Differences in House and Senate Reauthorization Bills for “No Child Left Behind”
August 13, 2015
Attention to the overhaul of “No Child Left Behind” is not new, and has been rising especially since the law has failed to achieve its perhaps most ambitious and very specific goal: ensuring every child in the United States can read and do math by mid-2014. Since the law passed, scores on National Assessment of Educational (NAEP) only showed modest increase in both math and reading in elementary and middle school (Figure 1). No doubt, scores have been slowly and steadily increasing, but the scores were increasing before the law was passed, making it unclear whether “No Child Left Behind” caused any improvement, or if it did, which part of the law contributed the most.
The law’s emphasis on standardized tests, coupled with penalties placed on the schools that failed to achieve the proficiency target, led some school districts to bad practices, like cheating on tests. As a partial solution, the Obama administration essentially allowed states to make policy changes to waiver out of the consequences in “No Child Left Behind.” Some of the policy changes include adopting new standards or developing new ways to evaluate teachers.
The Senate’s “Every Child Achieves Act” seeks to address the same issue with “No Child Left Behind” by allowing states to determine proficiency standard on their own. The “Every Child Achieves Act” gives state governments more latitude in enforcing the law with schools. Though the annual tests and goals set for students would remain (including at the minimum tracking and reporting of several standards such as test scores, graduation rates, english proficiency rates, and others), states could determine how much weight each criterion receives. Each state would then submit the plan to the federal government, which would then have 90 days to approve the plan. Not only does this plan give states more power in determining high- versus low-performing schools, but it also gives them more jurisdiction over handling low-performing schools. However, the House’s “Student Success Act” is overall more conservative. It does not require states to hold schools accountable for test results, but rather maintains that schools administer annual state tests. It also does not define how states should hold states accountable for poor performance, and enables parents to allow their children to opt out of testing.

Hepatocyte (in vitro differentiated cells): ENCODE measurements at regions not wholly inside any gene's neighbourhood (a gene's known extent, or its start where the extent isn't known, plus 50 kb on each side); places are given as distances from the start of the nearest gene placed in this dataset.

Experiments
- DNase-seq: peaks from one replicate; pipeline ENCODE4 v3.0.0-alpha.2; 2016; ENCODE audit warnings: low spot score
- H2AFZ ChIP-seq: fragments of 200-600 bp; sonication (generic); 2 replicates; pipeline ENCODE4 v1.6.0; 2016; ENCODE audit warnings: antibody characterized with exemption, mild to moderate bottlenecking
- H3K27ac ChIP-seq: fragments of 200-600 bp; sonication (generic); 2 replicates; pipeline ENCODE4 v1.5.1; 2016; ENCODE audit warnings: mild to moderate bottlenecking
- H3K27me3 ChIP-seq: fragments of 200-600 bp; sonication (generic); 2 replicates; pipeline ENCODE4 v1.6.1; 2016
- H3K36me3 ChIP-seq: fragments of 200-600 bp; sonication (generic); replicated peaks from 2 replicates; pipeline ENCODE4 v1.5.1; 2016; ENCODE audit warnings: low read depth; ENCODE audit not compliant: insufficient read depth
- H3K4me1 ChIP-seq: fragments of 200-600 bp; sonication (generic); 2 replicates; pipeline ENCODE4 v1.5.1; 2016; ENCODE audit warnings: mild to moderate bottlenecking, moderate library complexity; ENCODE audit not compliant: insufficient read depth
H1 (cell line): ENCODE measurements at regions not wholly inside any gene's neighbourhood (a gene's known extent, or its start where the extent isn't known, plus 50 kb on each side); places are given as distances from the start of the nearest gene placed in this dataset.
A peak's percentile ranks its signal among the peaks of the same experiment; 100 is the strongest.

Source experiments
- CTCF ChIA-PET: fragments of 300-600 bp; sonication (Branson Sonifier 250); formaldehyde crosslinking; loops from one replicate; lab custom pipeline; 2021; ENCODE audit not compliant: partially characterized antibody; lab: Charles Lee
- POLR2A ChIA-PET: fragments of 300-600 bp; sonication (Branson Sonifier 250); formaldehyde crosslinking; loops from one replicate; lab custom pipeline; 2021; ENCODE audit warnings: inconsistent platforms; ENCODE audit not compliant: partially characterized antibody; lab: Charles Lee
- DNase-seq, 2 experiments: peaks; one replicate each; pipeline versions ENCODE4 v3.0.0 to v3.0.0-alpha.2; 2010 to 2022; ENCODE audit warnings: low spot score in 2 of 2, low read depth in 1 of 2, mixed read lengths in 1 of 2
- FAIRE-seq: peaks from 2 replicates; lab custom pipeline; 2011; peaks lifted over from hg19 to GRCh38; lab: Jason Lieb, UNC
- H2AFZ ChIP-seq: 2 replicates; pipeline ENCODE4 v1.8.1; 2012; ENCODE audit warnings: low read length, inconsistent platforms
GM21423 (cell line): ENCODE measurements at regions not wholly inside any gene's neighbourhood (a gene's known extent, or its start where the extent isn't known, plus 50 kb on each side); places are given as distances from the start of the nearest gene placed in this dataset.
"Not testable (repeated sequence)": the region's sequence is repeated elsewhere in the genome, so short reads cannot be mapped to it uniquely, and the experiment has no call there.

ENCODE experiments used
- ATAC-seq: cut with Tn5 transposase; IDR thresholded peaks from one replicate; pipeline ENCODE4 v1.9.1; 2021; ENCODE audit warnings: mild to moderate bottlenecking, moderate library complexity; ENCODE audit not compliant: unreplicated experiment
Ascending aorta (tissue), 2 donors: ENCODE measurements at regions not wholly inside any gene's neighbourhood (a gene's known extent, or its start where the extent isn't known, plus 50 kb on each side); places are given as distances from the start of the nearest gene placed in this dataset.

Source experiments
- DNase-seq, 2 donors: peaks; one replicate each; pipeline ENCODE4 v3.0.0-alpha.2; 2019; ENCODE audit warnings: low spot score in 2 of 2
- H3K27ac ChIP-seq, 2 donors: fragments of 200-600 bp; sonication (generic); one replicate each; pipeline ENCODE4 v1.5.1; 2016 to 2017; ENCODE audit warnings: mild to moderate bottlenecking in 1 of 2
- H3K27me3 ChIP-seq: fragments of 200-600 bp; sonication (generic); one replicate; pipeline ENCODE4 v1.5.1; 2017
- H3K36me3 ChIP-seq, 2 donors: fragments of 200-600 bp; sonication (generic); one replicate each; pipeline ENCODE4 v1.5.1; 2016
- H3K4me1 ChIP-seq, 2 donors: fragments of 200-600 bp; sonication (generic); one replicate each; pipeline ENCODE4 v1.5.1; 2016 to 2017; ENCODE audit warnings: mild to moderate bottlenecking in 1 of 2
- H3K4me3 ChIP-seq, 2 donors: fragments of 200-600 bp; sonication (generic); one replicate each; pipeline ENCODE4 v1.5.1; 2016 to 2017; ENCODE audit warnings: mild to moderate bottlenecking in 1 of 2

Though neither bill represents a huge shift from current legislation, there are significant differences that represent the next progression of education policy that will have implications for the future.
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